Click here to read the roundup of the morning sessions for the CTA Cardiff Conference which looks at speakers including Marie Brousseu-Navarro who discussed how community transport can play a role in the Future Generations (Wales) Act.
The afternoon saw a session focusing on ‘Social Value, Future Impact’ the theme of the conference. This was opened by CTA Chief Executive Bill Freeman who discussed how community transport can appeal both to the heart and the head; it provides enormous social value but investment in community transport services can also lead to significant economic benefits and savings for the public purse.
The afternoon’s first speaker Anna Whitty MBE, CEO of ECT Charity discussed why it’s important to demonstrate the value and impact of community transport. Anna discussed a recent report by ECT Charity which looks at how we can demonstrate the economic and social benefit of community transport. The report starts by looking at the economic impact that CT can have through combating loneliness and social isolation. Through alleviating the symptoms that cause loneliness and social isolation in older people, and therefore the resulting costs to the health service, the report demonstrates that investing in community transport could save over £1 billion per year. The report also looks at how community transport operators can use newly devised social metrics to prove its value to potential funders and commissioners. You can read more details of these in the report itself. Anna also showed a video explaining the reasons behind putting together the report, which you can watch here.
Following Anna was Tim Lamerton from Devon Access to Services Project who discussed the economic impacts of community car schemes in Devon. He discussed the benefits of a forum through which 43 car schemes provide statistics which are used to measure the overall economic value of car schemes in Devon and to show funders how investing in these schemes can make significant savings. Their findings showed that car schemes in Devon could save Primary Care Trusts around £2.5 million. These savings come from aspects such as more people using car schemes to access hospital appointments which means that the likelihood of being admitted to hospital in the future due to missed appointments is limited. As such, Tim said, to spend a little is to save a lot.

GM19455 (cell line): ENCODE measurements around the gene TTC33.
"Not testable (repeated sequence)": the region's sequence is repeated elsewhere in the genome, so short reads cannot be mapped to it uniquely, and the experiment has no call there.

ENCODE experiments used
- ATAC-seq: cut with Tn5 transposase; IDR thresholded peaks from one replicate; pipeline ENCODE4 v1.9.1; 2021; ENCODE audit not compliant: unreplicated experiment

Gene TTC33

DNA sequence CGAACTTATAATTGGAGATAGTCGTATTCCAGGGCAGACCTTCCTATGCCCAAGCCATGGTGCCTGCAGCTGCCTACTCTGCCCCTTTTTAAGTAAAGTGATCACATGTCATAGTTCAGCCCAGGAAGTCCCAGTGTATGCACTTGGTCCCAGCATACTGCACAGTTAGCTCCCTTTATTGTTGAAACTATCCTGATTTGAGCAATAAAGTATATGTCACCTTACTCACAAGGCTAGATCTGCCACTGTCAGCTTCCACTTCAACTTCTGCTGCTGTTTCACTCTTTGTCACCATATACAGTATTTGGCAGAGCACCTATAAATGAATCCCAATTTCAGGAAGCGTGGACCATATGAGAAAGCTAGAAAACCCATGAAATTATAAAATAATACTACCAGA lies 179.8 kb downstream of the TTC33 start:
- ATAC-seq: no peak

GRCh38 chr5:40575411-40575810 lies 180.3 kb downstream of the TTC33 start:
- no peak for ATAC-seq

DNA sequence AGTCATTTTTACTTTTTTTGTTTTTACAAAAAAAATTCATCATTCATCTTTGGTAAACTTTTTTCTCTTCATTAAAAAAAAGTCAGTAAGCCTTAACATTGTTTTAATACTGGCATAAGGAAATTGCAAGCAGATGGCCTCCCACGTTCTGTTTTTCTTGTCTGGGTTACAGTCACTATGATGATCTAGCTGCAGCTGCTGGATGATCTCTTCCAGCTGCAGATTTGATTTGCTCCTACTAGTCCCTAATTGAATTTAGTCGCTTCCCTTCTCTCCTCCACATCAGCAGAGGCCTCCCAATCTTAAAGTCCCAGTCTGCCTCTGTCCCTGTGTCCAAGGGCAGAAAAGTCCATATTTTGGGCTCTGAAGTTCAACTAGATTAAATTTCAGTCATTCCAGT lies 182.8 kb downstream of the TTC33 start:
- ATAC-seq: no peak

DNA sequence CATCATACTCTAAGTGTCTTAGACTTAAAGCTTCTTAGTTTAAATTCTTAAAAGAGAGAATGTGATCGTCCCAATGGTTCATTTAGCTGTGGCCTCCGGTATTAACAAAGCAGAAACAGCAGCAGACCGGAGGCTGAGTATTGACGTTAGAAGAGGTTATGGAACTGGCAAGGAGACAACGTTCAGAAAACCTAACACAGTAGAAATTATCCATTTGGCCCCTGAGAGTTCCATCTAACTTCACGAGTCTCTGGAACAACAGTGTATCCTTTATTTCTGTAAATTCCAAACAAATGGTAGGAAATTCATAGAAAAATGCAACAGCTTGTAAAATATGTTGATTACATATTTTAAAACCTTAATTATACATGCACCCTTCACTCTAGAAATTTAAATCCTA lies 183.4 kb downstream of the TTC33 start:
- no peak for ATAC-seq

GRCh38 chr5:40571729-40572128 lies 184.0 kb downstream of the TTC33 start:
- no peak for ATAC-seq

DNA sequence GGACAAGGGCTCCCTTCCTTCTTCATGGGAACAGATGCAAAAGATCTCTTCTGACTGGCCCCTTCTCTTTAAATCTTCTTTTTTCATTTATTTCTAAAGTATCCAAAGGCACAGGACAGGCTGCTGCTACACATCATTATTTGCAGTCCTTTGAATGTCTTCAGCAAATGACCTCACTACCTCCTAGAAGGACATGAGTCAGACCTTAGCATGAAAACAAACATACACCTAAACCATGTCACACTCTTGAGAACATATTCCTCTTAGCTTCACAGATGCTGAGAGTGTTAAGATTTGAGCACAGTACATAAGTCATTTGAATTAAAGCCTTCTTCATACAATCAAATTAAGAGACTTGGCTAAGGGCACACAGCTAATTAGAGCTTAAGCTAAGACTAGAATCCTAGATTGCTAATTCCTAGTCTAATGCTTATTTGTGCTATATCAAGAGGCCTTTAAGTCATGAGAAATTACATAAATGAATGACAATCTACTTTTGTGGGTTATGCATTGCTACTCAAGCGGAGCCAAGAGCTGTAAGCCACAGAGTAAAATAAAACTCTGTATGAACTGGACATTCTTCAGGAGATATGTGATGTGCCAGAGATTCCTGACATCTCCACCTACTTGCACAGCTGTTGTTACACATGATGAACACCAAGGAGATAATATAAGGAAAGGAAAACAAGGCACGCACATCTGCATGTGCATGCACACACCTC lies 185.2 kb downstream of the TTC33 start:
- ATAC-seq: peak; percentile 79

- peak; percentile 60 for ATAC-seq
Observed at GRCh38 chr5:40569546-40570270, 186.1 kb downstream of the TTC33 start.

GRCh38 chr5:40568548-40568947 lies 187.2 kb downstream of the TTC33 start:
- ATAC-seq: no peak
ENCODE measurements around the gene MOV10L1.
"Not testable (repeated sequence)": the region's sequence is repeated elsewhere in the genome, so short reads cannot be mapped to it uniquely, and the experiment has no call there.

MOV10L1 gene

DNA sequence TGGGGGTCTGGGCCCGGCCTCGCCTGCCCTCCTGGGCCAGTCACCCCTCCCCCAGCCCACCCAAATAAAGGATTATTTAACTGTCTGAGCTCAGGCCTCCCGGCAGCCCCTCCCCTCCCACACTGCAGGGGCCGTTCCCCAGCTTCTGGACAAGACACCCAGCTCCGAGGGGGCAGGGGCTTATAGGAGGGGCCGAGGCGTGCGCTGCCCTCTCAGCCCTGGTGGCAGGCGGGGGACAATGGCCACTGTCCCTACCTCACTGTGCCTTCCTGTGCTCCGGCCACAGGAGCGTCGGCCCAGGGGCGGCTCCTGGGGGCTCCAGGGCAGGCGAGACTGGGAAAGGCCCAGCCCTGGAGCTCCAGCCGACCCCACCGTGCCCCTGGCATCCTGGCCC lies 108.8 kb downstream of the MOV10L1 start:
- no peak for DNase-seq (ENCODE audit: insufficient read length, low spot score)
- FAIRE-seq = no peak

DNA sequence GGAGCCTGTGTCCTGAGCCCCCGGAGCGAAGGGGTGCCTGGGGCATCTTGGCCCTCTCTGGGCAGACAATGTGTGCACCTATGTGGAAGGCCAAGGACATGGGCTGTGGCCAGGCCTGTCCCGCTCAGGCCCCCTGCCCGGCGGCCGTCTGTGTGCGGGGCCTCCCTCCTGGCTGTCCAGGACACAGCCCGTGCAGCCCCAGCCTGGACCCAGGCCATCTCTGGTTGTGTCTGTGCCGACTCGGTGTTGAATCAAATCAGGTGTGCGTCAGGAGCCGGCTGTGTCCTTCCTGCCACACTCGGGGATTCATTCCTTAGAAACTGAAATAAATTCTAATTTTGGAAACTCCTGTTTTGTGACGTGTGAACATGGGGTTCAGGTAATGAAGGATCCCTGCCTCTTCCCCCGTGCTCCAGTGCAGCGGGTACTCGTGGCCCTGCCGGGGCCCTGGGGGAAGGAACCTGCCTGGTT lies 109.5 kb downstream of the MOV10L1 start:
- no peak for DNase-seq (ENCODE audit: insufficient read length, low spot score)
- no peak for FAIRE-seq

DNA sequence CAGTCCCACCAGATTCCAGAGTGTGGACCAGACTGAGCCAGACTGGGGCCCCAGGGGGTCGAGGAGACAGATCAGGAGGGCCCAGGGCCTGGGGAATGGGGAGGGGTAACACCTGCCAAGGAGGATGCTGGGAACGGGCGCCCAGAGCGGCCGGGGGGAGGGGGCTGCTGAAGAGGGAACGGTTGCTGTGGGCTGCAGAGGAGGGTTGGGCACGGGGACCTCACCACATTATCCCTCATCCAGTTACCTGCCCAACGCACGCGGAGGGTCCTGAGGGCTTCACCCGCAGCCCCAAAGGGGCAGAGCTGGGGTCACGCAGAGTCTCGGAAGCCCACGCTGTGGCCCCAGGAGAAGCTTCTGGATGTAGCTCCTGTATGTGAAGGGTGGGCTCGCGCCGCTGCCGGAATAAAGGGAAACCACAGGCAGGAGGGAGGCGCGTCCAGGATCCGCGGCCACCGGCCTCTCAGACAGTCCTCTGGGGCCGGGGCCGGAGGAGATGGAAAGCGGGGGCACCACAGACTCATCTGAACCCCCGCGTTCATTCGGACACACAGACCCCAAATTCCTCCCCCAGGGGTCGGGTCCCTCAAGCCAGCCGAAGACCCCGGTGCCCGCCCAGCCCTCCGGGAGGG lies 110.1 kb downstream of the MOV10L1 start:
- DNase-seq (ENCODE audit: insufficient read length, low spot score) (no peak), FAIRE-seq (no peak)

Rounding off this session was Carl Gough, Senior Development Officer at the CTA who introduced a new initiative called the Community Transport Census. This proposes to look more deeply at what we can measure to demonstrate the value of Community Transport and how we can measure it. He discussed how CT operators in Wales could participate in the census to help build a clear picture of the impact and value of community transport in Wales by capturing what they achieve on a single day. In launching this idea, Carl asked for the feedback from CTA members, including what questions the census should ask, along with their commitment to get involved with this exciting initiative. You can find out more in the slides below.
The day rounded off with a learning and networking exchange. Each session was facilitated by a CTA staff member or committee member who asked questions to prompt discussion in the group. The sessions looked at how CT can increase volunteer recruitment; what makes for a good funding application; how CT can better market itself; and what the CTA census for Wales should measure.
In his closing remarks Bill Freeman thanked all our speakers, our roundtable discussion leaders and our members and supporters who attended the event. He also thanked our sponsors, Traveline Cymru and The Welsh Ambulance Service NHS Trust, for their support
Reflecting on the content of all the discussions Bill highlighted how collaboration and integration had been consistent themes throughout the day and said we needed to stand up and stand out as one community transport movement across the UK working together to advance accessible and inclusive transport.